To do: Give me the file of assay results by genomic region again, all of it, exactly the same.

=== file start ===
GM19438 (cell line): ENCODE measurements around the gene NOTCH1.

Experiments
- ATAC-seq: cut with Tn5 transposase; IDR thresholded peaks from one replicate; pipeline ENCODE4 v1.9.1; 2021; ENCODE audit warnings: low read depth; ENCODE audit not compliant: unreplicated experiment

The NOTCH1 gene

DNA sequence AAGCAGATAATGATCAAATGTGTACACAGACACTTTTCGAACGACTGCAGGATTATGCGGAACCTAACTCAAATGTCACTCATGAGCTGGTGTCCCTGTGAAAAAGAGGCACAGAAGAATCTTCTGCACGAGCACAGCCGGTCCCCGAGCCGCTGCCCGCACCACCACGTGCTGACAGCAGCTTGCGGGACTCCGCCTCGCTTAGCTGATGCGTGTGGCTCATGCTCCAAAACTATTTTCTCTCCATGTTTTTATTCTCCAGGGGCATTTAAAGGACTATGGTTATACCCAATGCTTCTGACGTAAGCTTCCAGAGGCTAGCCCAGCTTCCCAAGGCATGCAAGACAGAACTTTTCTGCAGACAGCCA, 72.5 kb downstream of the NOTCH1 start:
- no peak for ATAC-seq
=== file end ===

GM19438 (cell line): ENCODE measurements around the gene NOTCH1.

Experiments
- ATAC-seq: cut with Tn5 transposase; IDR thresholded peaks from one replicate; pipeline ENCODE4 v1.9.1; 2021; ENCODE audit warnings: low read depth; ENCODE audit not compliant: unreplicated experiment

The NOTCH1 gene

DNA sequence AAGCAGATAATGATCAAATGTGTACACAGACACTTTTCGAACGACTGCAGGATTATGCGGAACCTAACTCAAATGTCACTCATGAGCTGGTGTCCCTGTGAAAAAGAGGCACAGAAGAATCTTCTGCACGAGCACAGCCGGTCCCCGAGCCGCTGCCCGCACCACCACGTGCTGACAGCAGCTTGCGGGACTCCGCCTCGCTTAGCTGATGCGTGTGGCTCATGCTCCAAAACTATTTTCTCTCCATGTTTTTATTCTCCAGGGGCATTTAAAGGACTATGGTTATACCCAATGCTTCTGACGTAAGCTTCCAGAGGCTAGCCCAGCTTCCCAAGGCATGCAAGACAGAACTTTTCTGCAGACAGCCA, 72.5 kb downstream of the NOTCH1 start:
- no peak for ATAC-seq